2015 Book of the Year: The Red Moth

Book of the Year, Best Historical Mystery. The Red Moth by Sam Eastland. Three years ago, I chose one of William Ryan’s mysteries set in Russia as Best Historical Mystery. At the time, I also recommended Sam Eastland’s Inspector Pekkala series set in Stalinist Soviet Union featuring Inspector Pekkala, the former personal detective for Tsar Nicholas II. Pekkala was sentenced to a Siberian work camp once the Bolsheviks seized power, but was brought back by the paranoid Stalin because he doesn’t trust any of his own men and because of Pekkala’s unique skills. Pekkala is a fascinating lead character, who struggles to reconcile working for a man he despises with his love for his country and its people’s need for justice. I do suggest starting the series from the beginning with The Eye of the Tsar, but if you don’t feel like reading all the books, then The Red Moth, the fourth book, is the best one yet. The Germans are marching towards Stalingrad and Moscow in the early stages of the war. In addition to capturing territory every week, they are also continuing to plunder the artworks of their defeated opponents. So when a small German plane is shot down near the old Tsarina’s palace and the passengers commit suicide rather than be captured and interrogated regarding their cargo, it raises Stalin’s suspicions. The Germans carried with them only a small painting of a red moth and the Supreme Leader assigns Pekkala and Major Kirov to discover its meaning and whatever else the Germans might be planning. This particular story reveals even more of Pekkala’s history as he is reconnected to people from his past and eventually heads behind enemy lines to a home he left far behind. The main tale is told at a blitzkrieg pace, but still allows for secondary characters and sub-plots to be developed. And the cliffhanger ending will leave you wanting more. Fortunately, book five, The Beast in the Red Forest, has already come out. In fact, it is a lot easier to find than The Red Moth, which has not been published in the U.S. yet, but it is worth the effort to track down.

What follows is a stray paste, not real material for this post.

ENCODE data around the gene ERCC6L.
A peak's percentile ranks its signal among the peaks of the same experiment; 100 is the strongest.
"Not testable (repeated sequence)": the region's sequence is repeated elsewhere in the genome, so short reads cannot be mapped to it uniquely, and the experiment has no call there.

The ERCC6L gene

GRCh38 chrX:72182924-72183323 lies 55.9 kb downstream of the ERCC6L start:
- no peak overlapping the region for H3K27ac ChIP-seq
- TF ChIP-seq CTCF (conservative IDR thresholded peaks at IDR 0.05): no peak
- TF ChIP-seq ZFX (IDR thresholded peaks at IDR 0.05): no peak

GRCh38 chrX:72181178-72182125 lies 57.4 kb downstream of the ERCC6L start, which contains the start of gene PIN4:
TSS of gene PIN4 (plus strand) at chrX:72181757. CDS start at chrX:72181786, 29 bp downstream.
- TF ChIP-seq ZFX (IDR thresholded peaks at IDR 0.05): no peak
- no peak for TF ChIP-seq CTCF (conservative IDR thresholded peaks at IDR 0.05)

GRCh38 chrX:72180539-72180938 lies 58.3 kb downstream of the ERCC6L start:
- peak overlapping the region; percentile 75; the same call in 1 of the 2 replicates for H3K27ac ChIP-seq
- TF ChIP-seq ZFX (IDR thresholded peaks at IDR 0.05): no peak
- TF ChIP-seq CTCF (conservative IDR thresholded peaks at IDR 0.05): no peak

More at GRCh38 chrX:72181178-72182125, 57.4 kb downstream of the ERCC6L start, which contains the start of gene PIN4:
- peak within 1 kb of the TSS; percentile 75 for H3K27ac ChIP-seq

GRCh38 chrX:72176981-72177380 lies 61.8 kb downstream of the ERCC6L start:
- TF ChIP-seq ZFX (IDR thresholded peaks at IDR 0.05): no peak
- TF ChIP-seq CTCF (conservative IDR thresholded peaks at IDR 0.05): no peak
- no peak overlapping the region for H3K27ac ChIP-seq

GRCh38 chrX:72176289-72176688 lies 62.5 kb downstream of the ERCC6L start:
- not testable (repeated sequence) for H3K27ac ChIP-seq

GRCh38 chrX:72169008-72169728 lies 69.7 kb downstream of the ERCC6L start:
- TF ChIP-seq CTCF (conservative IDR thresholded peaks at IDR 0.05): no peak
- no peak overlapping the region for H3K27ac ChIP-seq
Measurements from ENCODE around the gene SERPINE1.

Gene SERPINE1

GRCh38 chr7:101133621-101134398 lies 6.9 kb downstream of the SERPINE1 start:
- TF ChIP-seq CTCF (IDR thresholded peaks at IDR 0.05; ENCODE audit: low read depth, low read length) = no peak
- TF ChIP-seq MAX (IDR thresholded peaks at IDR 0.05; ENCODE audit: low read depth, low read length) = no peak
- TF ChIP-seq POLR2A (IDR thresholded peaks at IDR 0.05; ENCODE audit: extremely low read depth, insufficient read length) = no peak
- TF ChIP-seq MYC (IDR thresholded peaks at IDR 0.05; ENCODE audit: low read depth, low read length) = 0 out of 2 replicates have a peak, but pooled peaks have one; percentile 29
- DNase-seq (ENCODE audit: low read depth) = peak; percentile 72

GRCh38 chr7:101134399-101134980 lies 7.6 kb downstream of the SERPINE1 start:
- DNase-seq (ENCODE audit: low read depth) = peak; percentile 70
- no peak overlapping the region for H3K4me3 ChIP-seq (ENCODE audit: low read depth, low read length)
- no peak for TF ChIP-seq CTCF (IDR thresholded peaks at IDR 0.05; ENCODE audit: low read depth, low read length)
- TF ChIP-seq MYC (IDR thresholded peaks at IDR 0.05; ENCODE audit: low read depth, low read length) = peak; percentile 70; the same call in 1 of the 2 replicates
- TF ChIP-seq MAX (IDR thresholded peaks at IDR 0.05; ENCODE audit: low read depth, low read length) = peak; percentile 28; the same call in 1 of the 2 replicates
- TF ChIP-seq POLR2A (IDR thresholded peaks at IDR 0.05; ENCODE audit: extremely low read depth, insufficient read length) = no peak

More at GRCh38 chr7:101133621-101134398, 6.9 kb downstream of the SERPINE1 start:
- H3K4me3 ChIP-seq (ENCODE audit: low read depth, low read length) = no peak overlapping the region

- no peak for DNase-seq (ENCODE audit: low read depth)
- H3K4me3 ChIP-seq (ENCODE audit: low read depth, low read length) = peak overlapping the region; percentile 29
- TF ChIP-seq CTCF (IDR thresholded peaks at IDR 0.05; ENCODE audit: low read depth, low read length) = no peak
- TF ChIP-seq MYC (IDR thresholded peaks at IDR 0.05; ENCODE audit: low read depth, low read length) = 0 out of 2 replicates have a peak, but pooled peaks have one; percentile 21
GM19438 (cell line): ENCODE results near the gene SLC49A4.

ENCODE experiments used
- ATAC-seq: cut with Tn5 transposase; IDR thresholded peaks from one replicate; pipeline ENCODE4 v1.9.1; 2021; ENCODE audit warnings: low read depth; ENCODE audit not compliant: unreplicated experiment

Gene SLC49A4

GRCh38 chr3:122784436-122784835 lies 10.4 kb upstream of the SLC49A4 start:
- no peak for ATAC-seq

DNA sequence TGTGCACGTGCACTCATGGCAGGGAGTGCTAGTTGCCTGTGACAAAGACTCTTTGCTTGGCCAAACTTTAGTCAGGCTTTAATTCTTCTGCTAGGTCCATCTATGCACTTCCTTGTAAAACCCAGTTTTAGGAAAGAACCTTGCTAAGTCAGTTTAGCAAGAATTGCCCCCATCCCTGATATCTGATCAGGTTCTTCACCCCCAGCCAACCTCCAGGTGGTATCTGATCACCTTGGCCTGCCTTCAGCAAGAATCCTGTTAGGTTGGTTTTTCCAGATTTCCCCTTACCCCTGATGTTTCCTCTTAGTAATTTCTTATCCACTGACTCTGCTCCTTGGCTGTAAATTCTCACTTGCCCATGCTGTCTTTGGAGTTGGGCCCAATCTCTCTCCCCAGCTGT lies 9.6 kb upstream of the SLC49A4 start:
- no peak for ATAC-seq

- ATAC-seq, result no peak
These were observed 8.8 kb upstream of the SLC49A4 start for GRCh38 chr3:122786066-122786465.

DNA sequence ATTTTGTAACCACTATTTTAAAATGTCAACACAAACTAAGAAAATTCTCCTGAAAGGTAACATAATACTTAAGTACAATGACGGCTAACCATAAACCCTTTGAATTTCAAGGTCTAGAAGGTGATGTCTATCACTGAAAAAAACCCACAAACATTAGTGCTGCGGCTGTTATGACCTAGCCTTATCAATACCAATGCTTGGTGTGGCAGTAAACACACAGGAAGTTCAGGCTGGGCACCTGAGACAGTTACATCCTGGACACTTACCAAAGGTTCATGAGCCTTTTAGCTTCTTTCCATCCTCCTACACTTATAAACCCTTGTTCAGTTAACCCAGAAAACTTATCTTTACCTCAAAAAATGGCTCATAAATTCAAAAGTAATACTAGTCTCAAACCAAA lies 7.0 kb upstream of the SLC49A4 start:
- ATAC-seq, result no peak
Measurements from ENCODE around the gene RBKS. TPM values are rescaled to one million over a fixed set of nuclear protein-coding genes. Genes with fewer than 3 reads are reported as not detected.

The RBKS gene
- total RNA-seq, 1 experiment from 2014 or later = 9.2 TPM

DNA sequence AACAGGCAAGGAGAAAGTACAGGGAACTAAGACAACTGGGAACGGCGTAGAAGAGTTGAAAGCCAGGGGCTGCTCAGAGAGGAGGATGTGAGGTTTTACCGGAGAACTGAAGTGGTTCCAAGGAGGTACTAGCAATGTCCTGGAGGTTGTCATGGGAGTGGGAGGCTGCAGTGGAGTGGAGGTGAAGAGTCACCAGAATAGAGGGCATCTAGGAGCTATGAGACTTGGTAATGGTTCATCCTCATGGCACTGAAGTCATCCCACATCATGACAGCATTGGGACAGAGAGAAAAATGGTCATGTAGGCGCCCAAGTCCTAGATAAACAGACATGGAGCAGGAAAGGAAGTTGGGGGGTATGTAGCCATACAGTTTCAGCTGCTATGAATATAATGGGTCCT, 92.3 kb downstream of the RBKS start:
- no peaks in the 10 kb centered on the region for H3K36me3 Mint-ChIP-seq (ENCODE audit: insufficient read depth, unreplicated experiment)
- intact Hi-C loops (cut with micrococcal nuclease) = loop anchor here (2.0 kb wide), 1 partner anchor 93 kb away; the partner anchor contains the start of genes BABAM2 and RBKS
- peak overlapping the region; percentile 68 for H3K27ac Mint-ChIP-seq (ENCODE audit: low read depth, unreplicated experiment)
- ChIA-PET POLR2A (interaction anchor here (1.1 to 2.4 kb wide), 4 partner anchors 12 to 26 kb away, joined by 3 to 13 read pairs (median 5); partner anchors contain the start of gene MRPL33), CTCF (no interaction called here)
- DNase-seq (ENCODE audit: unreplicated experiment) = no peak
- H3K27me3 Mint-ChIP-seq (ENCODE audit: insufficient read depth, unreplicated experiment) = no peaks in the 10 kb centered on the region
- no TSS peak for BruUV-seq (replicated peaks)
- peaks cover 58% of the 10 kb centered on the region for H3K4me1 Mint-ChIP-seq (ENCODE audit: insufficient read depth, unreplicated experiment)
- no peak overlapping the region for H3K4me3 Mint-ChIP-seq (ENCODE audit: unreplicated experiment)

For all my previous “books of the year” lists, see my dedicated page for these titles.

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